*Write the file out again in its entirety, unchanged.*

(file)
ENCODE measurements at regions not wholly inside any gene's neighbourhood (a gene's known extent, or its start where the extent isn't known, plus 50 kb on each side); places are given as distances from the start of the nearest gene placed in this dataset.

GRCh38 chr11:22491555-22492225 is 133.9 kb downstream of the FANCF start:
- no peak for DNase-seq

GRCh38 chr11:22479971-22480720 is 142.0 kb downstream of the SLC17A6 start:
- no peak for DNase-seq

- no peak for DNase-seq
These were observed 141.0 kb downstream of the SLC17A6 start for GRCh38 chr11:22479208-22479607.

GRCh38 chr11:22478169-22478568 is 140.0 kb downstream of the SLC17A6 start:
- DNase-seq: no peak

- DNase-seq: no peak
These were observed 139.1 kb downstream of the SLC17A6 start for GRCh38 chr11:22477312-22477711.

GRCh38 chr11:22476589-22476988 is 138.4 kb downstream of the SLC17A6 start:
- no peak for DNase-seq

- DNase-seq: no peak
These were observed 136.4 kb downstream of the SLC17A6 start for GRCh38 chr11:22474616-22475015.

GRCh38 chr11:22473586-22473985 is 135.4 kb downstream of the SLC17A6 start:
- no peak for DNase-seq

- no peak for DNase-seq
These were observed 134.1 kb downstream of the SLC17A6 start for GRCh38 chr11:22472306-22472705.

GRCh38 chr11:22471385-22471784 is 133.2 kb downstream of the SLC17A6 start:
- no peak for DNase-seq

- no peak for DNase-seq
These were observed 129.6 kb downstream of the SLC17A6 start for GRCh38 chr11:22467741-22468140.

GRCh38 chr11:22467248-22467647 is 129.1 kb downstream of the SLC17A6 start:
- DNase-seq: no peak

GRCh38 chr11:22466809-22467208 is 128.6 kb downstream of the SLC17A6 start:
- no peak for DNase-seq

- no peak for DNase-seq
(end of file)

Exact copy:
ENCODE measurements at regions not wholly inside any gene's neighbourhood (a gene's known extent, or its start where the extent isn't known, plus 50 kb on each side); places are given as distances from the start of the nearest gene placed in this dataset.

GRCh38 chr11:22491555-22492225 is 133.9 kb downstream of the FANCF start:
- no peak for DNase-seq

GRCh38 chr11:22479971-22480720 is 142.0 kb downstream of the SLC17A6 start:
- no peak for DNase-seq

- no peak for DNase-seq
These were observed 141.0 kb downstream of the SLC17A6 start for GRCh38 chr11:22479208-22479607.

GRCh38 chr11:22478169-22478568 is 140.0 kb downstream of the SLC17A6 start:
- DNase-seq: no peak

- DNase-seq: no peak
These were observed 139.1 kb downstream of the SLC17A6 start for GRCh38 chr11:22477312-22477711.

GRCh38 chr11:22476589-22476988 is 138.4 kb downstream of the SLC17A6 start:
- no peak for DNase-seq

- DNase-seq: no peak
These were observed 136.4 kb downstream of the SLC17A6 start for GRCh38 chr11:22474616-22475015.

GRCh38 chr11:22473586-22473985 is 135.4 kb downstream of the SLC17A6 start:
- no peak for DNase-seq

- no peak for DNase-seq
These were observed 134.1 kb downstream of the SLC17A6 start for GRCh38 chr11:22472306-22472705.

GRCh38 chr11:22471385-22471784 is 133.2 kb downstream of the SLC17A6 start:
- no peak for DNase-seq

- no peak for DNase-seq
These were observed 129.6 kb downstream of the SLC17A6 start for GRCh38 chr11:22467741-22468140.

GRCh38 chr11:22467248-22467647 is 129.1 kb downstream of the SLC17A6 start:
- DNase-seq: no peak

GRCh38 chr11:22466809-22467208 is 128.6 kb downstream of the SLC17A6 start:
- no peak for DNase-seq

- no peak for DNase-seq